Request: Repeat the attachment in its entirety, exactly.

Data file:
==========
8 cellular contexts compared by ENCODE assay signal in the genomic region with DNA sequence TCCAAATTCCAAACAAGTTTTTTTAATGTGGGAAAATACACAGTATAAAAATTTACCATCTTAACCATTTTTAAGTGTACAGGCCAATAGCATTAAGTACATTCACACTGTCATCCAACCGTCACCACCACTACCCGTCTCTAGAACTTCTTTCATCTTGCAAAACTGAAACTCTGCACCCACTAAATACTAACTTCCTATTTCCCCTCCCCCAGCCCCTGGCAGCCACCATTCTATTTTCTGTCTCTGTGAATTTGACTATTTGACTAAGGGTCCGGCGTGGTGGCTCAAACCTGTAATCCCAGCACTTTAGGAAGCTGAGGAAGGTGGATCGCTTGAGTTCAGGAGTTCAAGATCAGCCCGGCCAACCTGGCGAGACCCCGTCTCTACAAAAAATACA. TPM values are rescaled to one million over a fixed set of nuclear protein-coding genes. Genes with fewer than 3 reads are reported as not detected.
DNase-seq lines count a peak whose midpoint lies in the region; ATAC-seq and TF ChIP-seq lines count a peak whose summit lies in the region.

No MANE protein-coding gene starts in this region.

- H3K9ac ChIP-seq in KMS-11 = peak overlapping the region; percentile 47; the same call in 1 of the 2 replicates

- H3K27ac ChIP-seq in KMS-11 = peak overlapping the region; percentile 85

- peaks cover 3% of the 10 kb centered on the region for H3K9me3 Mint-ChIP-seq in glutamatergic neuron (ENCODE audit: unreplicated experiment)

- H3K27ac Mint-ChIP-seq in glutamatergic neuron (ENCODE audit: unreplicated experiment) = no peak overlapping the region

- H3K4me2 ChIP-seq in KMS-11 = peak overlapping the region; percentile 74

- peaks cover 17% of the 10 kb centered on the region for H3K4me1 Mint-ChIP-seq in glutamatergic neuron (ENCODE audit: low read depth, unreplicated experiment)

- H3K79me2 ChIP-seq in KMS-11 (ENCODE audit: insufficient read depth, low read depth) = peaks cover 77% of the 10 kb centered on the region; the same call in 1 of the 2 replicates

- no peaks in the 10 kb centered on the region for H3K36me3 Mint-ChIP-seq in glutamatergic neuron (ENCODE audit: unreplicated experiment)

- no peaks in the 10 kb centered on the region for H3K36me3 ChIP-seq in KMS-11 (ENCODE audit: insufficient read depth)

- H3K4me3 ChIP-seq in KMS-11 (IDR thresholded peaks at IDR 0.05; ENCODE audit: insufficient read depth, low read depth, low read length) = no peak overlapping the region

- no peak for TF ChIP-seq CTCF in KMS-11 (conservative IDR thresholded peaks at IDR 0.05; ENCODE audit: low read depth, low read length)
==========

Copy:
8 cellular contexts compared by ENCODE assay signal in the genomic region with DNA sequence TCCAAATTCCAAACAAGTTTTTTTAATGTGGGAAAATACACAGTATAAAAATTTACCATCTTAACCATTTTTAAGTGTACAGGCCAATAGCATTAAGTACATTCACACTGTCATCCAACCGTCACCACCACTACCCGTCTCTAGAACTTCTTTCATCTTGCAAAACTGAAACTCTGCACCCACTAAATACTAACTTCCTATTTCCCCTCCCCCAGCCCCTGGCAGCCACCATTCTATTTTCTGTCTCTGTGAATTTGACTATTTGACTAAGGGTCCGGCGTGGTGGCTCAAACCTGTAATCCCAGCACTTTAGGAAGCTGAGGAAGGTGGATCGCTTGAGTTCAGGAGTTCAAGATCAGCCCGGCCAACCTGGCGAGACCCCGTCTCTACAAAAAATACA. TPM values are rescaled to one million over a fixed set of nuclear protein-coding genes. Genes with fewer than 3 reads are reported as not detected.
DNase-seq lines count a peak whose midpoint lies in the region; ATAC-seq and TF ChIP-seq lines count a peak whose summit lies in the region.

No MANE protein-coding gene starts in this region.

- H3K9ac ChIP-seq in KMS-11 = peak overlapping the region; percentile 47; the same call in 1 of the 2 replicates

- H3K27ac ChIP-seq in KMS-11 = peak overlapping the region; percentile 85

- peaks cover 3% of the 10 kb centered on the region for H3K9me3 Mint-ChIP-seq in glutamatergic neuron (ENCODE audit: unreplicated experiment)

- H3K27ac Mint-ChIP-seq in glutamatergic neuron (ENCODE audit: unreplicated experiment) = no peak overlapping the region

- H3K4me2 ChIP-seq in KMS-11 = peak overlapping the region; percentile 74

- peaks cover 17% of the 10 kb centered on the region for H3K4me1 Mint-ChIP-seq in glutamatergic neuron (ENCODE audit: low read depth, unreplicated experiment)

- H3K79me2 ChIP-seq in KMS-11 (ENCODE audit: insufficient read depth, low read depth) = peaks cover 77% of the 10 kb centered on the region; the same call in 1 of the 2 replicates

- no peaks in the 10 kb centered on the region for H3K36me3 Mint-ChIP-seq in glutamatergic neuron (ENCODE audit: unreplicated experiment)

- no peaks in the 10 kb centered on the region for H3K36me3 ChIP-seq in KMS-11 (ENCODE audit: insufficient read depth)

- H3K4me3 ChIP-seq in KMS-11 (IDR thresholded peaks at IDR 0.05; ENCODE audit: insufficient read depth, low read depth, low read length) = no peak overlapping the region

- no peak for TF ChIP-seq CTCF in KMS-11 (conservative IDR thresholded peaks at IDR 0.05; ENCODE audit: low read depth, low read length)